• Mural on the wall. One of my favorite scenes in Ramona and Beezus comes toward the end (spoiler alert!), when Ramona unveils the large mural that she and her father have been working on. They hang it up in the classroom and the butcher paper is long enough to wrap around the room. Only in the movies, right? I think this would be a great year-end project for the class. It would require some teamwork and planning, but imagine ending the year with a wraparound, visual display of all the learning that has taken place since last fall!

      • Food blitz. Your food service department probably has fruits and vegetables that need to be used up at the end of the year. No matter how good the planning is, there is always leftover produce. Since it would be going in the trash anyway, this is a great time to use it for some experiments. Try anything from simple starch and acid tests to school-wide taste tests and data collection. If you can stand the potential “gross” factor, the class could even track how quickly fruits decay in certain environments. There are loads of ideas for turning foods into science fun. If you’re really brave, go through the teacher’s lounge fridge and see what’s growing in there!

      • Good citizen trash collection. Numerous NextGen Science Standards touch on ecology and environmental impact. The end of the year is a great time to do an outdoor research project on littering and trash. Classes could research the amount of debris in a specified area (and then collect it all). They could also sort it and weigh it, determining which type of litter is most common. This data can then be applied to a persuasive PSA campaign for the community about the impact of littering.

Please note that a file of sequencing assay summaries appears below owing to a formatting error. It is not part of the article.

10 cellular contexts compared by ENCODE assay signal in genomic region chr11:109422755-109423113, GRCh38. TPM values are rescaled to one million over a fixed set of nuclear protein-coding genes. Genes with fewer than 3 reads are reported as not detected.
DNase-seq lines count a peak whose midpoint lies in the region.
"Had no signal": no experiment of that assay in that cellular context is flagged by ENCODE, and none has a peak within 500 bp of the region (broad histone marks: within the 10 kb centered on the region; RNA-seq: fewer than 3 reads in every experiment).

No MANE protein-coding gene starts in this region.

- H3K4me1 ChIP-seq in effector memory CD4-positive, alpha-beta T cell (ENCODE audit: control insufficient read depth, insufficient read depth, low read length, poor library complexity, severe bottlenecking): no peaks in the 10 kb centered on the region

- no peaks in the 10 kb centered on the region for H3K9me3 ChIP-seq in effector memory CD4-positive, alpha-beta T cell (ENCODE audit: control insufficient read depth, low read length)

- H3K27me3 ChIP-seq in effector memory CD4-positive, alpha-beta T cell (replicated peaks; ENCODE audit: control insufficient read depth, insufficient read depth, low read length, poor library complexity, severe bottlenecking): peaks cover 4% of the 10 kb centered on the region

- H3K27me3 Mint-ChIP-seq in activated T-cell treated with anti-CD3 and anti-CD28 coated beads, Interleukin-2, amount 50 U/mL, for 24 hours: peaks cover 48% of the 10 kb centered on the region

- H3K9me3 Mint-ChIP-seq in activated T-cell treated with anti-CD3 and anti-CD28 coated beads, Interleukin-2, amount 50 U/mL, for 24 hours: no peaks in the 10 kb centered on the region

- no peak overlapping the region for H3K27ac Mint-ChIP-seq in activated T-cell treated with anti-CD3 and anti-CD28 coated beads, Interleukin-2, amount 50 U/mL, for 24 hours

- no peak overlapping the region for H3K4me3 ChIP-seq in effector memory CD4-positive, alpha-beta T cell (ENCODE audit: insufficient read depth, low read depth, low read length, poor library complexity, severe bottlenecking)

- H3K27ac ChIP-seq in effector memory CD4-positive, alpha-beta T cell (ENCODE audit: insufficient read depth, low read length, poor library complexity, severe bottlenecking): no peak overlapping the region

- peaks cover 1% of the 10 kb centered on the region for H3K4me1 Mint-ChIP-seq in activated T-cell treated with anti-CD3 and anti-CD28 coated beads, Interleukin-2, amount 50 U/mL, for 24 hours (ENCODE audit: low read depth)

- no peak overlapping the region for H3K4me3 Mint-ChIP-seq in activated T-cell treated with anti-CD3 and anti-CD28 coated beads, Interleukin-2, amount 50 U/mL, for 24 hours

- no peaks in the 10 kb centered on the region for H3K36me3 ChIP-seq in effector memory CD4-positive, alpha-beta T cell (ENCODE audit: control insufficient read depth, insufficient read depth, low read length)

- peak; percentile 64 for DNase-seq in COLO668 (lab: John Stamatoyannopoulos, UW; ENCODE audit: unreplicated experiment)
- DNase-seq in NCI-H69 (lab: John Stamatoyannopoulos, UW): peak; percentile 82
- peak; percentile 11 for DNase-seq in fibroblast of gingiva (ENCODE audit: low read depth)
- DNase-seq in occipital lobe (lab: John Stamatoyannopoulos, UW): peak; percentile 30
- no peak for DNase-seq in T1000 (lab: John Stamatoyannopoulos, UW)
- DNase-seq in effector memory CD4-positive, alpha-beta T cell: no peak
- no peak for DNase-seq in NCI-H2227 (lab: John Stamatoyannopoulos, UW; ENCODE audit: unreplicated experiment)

• All those classroom pictures. Remember all those shots you took this year? There’s probably an iPad in the classroom full of them. Consider creating a class scrapbook. Teams of students can pick out a particular month or event, create a page for it in MimioStudio™ software, and then share it with the entire class, highlighting what they learned and what was fun. This could be a digital scrapbook that can be referred to for years to come. It’s a wonderful way to remember the fun you had during the year, as well as the great learning that took place.


      With engaging learning projects like these, you can send students into summer on a high note. What ideas can you come up with? Please share them with us. And stay tuned for more ways to make EOY the best time of year!

      Our online MimioConnect™ educator community offers some great EOY review lessons and ideas, check it out.>>

      EOY Review Lessons

      Topics: Activities, curriculum, tips fpr teachers, Project-Based Learning